H.E. Thordur AEgir Oskarsson
Permanent Representative of Iceland to CTBTO
Conference on Facilitating
the Entry into Force of the
Comprehensive Nuclear Test-Ban Treaty (CTBT)
11 November 2001
First allow me to congratulate you Mr. President on your election and on, what is already established an excellent conduct of this Conference.
Furthermore, I want, as other colleagues have done before me, to thank the Secretary General for convening this Conference. It is important to use actively the opportunity provided by Article 14 of the Comprehensive Test Ban Treaty and examine regularly the extent to which the requirements for the Treaty's entry into force have been met as well as consider what actions might be taken to accelerate that process.
Iceland has associated itself with the statement of the European Union, but I would like to make some additional remarks on behalf of Iceland.
It is painfully obvious to all present here today that this meeting is taking place under drastically changed circumstances from those prevailing when the decision to hold it was taken. Iceland strongly sympathizes with all those who have suffered through this terrible ordeal and is fully committed to aid the effort of the International Coalition led by the United States in the fight against terrorism.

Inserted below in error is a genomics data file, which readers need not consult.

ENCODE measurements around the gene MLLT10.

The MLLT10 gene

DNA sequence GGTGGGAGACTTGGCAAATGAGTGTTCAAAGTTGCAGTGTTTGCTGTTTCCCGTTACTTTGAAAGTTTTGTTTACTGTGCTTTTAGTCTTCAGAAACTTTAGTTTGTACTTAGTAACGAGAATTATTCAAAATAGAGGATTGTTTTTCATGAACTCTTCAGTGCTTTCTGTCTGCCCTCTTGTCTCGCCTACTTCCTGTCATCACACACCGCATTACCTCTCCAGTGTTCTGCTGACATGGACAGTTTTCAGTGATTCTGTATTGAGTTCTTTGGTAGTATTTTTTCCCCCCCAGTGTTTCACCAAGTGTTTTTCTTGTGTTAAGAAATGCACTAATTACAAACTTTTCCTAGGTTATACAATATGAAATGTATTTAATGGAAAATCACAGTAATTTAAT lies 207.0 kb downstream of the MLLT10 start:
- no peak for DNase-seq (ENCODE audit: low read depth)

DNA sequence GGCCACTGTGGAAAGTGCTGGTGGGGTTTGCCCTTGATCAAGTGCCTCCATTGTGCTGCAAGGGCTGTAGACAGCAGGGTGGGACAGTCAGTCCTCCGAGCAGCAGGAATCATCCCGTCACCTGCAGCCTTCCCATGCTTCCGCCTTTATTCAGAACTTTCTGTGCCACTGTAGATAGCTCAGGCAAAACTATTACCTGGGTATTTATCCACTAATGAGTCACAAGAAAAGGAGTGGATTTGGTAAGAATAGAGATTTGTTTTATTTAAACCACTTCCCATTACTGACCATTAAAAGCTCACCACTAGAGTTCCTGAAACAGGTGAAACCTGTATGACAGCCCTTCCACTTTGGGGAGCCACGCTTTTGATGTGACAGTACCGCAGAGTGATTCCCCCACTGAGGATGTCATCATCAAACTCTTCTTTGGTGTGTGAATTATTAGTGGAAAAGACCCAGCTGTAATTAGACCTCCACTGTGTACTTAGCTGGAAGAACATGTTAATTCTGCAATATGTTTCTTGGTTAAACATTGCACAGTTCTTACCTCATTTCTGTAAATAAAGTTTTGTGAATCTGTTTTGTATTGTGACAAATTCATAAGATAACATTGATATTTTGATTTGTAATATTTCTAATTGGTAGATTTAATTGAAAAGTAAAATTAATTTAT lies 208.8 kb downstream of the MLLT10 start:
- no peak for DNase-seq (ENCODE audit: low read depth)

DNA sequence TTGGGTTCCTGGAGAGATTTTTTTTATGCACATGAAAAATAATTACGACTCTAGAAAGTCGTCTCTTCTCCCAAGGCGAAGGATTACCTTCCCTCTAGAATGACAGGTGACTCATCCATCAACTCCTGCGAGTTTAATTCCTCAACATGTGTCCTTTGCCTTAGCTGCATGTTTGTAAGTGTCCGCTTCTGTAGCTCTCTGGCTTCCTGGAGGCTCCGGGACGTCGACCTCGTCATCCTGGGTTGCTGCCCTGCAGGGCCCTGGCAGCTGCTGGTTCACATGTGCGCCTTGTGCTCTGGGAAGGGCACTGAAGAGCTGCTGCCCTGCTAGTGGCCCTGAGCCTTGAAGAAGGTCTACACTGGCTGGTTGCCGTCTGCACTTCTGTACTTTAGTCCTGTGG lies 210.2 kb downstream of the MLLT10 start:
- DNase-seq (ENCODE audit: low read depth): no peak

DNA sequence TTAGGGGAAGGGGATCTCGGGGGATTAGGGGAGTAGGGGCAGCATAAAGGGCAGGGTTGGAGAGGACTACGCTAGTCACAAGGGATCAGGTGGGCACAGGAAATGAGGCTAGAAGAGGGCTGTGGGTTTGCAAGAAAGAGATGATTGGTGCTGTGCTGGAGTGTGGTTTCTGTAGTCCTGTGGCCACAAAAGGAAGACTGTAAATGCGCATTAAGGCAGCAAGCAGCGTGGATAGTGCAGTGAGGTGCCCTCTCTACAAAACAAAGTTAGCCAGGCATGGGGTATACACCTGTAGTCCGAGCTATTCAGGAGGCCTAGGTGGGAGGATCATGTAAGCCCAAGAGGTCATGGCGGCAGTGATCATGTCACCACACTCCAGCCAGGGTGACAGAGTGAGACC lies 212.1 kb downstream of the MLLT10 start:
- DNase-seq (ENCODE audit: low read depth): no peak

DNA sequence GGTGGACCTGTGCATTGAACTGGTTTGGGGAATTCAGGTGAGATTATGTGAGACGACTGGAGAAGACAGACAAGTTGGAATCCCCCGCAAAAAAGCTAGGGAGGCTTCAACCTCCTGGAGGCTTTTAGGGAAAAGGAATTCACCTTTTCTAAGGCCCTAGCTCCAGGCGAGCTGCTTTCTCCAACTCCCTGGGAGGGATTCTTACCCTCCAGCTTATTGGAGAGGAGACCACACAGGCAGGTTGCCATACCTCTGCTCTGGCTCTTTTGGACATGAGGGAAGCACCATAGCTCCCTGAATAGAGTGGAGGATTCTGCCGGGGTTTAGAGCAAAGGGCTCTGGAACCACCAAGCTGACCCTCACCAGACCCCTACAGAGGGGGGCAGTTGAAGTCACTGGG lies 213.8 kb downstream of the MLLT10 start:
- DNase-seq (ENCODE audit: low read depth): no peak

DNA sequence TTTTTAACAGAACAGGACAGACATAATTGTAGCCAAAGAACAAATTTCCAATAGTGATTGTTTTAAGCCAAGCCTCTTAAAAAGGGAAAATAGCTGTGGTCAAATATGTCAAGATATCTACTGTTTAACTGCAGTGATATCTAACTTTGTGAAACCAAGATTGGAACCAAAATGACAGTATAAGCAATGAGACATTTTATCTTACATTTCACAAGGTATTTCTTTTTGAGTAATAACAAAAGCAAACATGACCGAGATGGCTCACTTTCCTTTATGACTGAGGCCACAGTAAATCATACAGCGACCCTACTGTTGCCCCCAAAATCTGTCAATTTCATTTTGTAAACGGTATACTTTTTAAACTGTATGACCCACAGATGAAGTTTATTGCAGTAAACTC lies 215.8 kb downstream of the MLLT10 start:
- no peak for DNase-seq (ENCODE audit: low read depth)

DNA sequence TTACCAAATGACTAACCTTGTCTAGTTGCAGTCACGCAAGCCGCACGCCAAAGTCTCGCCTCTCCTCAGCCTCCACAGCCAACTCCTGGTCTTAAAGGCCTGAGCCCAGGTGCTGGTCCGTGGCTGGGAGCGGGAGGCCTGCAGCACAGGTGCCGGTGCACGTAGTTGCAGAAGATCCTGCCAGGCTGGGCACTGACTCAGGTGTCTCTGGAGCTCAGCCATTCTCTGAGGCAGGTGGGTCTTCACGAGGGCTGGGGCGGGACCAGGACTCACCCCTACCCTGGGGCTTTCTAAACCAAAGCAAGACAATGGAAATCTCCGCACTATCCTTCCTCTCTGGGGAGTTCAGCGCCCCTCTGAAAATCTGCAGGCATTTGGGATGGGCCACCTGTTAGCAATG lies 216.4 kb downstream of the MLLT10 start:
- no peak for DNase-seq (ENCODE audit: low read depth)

Iceland attaches great importance to the early entry into force of the CTBT. It is our view that the tragic events in this very city have only served to reinforce the need for making this treaty fully operational.
During past four decades the international community has slowly but steadily been trying to build a network of agreements aiming at curbing the threat of nuclear proliferation. Nuclear testing has been regarded as the engine of nuclear proliferation. The ratification of the Comprehensive Test Ban Treaty is crucial in halting and reversing this reliance on weapons of mass destruction. This finely woven fabric must not be allowed to unravel at this stage, - to the contrary, it should be further strengthened. It is abundantly clear that all non-proliferation efforts are critical in tackling the menace of international terrorism.
Five years have passed since the Comprehensive Test Ban Treaty was opened for signature (in this very building). In spite of strong global aspirations, manifested in 161 signatures and 84 ratifications, the entry into force of this important treaty is not in sight. It is to be regretted that some states identified in Annex II have not ratified the Treaty. It is also of great disappointment that some states have not even signed it. It is, however, appreciated that the United States is committed to continue self-moratorium on nuclear testing. We hope will lead to early ratification.
Iceland is not listed in Annex II, but it has the same legal responsibility according to the Treaty as any other participating state. What is even more important is that the principle, which underlies the CTBT Treaty and any other arms control agreements, must be reinforced. This is the principle of a more secure and peaceful world. A fully ratified and implemented Comprehensive Test Ban Treaty is an indispensable building block in that effort.
Let me conclude by urging ratification and signature where appropriate, particularly of those states identified in Annex II that have not done so.
Thank you Mr. President